Much of what we know about the worship of Aphrodite was written by outsiders, describing customs that would be foreign to much of their audience.
Pausanias is one of the few ancient writers who described what he saw first-hand and did not seem to glorify that which he saw as unusual or foreign. While his works are still important for historians and archaeologists, however, they are not without fault.
The ancient travel writer sometimes contradicted himself and made unwarranted inferences, leading many historians to believe he was honest in his descriptions but sometimes inexact. Additionally, his works provide information on only a single moment of history.
Pausanias travelled through Greece in the 2nd century AD, at a time when the region was under the control of the Roman Empire and many ancient sites were already in ruins. The sites and practices he witnessed were only those of his own time, almost certainly different in some ways than those of earlier eras in Greek history.
In fact, most descriptions we have of the practices of worship in ancient Greece come from this period. Earlier writers wrote extensively about the gods and the workings of the universe, but paid little attention to daily life in this own country.
As a result, many of the descriptions we do have of Aphrodite’s worship describe should be taken with some scepticism. While Pausanias is generally considered to be more objective, the same cannot be said of many other writers.
Because Aphrodite was the goddess of love, beauty, and sexuality, some descriptions of her worship seem to have been written to shock and tittilate audiences.
Pausanias, for example, gives a rather matter of fact description of the temple of Aphrodite in Corinth. Strabo, however, often mentioned the city’s courtesans and inferred that many performed their jobs in, and were owned by, the temple itself.
Several centuries earlier, Herodotus made even more scandalous claims regarding the worship of Aphrodite in parts on Cyprus. In what he called “the foulest Babylonian custom,” every woman was made to sit naked in the temple and have intercourse with a stranger at least once in her life.
The claims of Herodotus are often disputed, however. Even in his own time, many believed that he made up many of his stories to entertain rather that educate, and there is no evidence that the ancient historian ever travelled to the island of Cyprus himself.
Furthermore, Herodotus was born in Helicarnassus, a Greek city that was under Persian control. The events of his early life, including a failed uprising by Greek residents and his family’s possible exile, lead many to see a bias in his writing.
If such rituals as those described by Herodotus did exist in his own time, they may not even have been related to Aphrodite. He descriped them as a Babylonian custom, so in keeping with the Greek tendency to associate foreign gods with their own they may have been performed in honor of an Eastern love goddess rather than the Greek Aphrodite.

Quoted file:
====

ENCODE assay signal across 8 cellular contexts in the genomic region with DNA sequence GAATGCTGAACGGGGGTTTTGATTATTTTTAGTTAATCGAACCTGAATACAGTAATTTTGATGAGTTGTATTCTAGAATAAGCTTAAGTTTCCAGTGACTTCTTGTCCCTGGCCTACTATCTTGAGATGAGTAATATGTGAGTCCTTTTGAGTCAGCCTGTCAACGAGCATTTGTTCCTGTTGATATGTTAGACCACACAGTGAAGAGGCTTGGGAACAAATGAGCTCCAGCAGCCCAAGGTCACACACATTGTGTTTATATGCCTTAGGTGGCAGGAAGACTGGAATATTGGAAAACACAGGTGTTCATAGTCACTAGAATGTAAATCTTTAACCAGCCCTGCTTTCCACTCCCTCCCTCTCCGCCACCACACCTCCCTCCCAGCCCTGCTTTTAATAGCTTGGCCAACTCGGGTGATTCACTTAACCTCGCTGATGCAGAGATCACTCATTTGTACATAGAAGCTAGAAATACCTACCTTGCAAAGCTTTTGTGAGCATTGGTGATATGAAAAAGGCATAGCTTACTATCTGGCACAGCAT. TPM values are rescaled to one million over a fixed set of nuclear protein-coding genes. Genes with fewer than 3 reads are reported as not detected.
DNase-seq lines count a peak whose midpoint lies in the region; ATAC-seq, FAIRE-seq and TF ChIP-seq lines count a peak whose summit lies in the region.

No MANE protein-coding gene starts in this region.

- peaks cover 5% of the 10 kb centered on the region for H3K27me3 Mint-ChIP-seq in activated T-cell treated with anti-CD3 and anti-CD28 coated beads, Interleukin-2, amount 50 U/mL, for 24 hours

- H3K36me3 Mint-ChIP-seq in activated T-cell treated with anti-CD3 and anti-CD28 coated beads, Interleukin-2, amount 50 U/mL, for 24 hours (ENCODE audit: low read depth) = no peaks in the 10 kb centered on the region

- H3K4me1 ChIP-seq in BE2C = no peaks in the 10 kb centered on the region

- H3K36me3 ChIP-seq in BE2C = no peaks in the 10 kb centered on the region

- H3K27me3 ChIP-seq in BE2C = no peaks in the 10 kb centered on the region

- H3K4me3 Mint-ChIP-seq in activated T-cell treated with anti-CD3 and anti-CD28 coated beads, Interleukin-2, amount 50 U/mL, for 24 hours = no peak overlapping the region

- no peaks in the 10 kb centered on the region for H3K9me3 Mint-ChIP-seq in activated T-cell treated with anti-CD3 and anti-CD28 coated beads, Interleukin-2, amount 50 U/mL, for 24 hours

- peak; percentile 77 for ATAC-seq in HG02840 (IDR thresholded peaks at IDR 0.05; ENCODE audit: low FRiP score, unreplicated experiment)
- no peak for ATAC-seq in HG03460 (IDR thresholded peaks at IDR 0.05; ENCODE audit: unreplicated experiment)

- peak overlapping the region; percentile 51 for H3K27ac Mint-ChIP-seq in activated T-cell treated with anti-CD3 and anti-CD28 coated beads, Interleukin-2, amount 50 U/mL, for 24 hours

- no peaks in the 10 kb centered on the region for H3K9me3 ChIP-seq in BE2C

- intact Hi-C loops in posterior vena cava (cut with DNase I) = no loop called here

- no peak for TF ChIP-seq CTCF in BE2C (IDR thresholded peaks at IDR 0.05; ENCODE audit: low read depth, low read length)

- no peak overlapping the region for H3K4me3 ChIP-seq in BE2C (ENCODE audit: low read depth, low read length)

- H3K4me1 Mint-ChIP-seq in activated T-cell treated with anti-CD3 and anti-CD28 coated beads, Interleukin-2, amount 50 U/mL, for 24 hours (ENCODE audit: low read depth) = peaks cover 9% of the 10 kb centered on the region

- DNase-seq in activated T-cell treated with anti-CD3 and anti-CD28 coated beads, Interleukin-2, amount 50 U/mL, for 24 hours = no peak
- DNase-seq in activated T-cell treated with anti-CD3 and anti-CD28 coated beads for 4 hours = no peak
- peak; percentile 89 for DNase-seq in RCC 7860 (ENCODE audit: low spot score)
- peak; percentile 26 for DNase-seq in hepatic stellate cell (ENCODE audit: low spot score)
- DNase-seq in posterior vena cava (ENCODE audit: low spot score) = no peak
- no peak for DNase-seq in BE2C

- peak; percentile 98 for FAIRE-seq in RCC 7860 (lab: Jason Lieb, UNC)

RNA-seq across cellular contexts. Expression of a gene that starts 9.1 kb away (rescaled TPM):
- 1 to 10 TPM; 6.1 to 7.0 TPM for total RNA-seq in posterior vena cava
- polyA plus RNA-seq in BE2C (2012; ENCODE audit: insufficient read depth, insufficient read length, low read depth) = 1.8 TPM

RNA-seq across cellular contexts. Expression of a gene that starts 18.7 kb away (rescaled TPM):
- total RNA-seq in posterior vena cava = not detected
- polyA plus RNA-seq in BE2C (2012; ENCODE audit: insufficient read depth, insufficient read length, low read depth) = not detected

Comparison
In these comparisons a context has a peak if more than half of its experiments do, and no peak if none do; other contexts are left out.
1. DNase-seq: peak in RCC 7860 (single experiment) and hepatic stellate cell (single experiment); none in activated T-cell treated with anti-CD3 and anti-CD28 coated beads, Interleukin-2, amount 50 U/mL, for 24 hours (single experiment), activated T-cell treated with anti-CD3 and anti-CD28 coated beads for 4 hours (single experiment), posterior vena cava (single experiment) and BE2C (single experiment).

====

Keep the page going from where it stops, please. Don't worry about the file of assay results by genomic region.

From such scarce and possibly biased descriptions, we can make some assumptions about how Aphrodite was worshipped in the Greek world.
Like other deities she received burnt offerings within her temples, and in many areas pigs were the preferred sacrificial animal. She also received votive offerings in honor of marriages.
Her festival, the Adonia, was celebrated in many parts of Greece. It was a day of intense emotional release, during which her followers recreated the heartache the goddess felt upon the death of her lover, Adonis.
And while many writers intended to shock their audiences, there is evidence that worship on Aphrodite in some areas involved what historians refer to as sacred prostitution. Strabo was not the only writer to mention Aphrodite in association with the “guest-loving girls” of Corinth, making it clear that in at least one city she was worshipped by those seeking pleasure as well as love.
While few records exist of how, exactly, the gods were worshipped in daily life, there are some texts that survive regarding religious practices. Often, these feature variation by time and place in addition to the authors’ own biases and misinterpretation of events.
In the case of Aphrodite, we know she received burnt offerings like other gods, with pigs often being a favored sacrifice. In many regions, votive offerings were made on the occasion of a woman’s marriage.
Like all temples, only a select group of people were allowed into the inner sanctuary. Who was permitted to perform the most sacred rituals varied, as it did with many gods, between temples.
Music also seems to have played a role in religious practice. One writer detailed the careful practice of a choir in her temple, while another described dancing and revelry in her praise.
In many parts of Greece, Aphrodite’s chief festival was the Adonia, a commemoration of her love for Adonis. His death and her mourning were reenacted through funeral rituals and intense outpourings of emotion and grief.
While many of these practices were in keeping with what is known of the worship of other gods in Greece, Aphrodite also seems to have, in some places at least, been associated with the practice of sacred prostitution.
Some of these accounts seemed designed to shock readers, but the association between Aphrodite and sexuality lends credence to the idea that the physical act of love also played some role in her worship.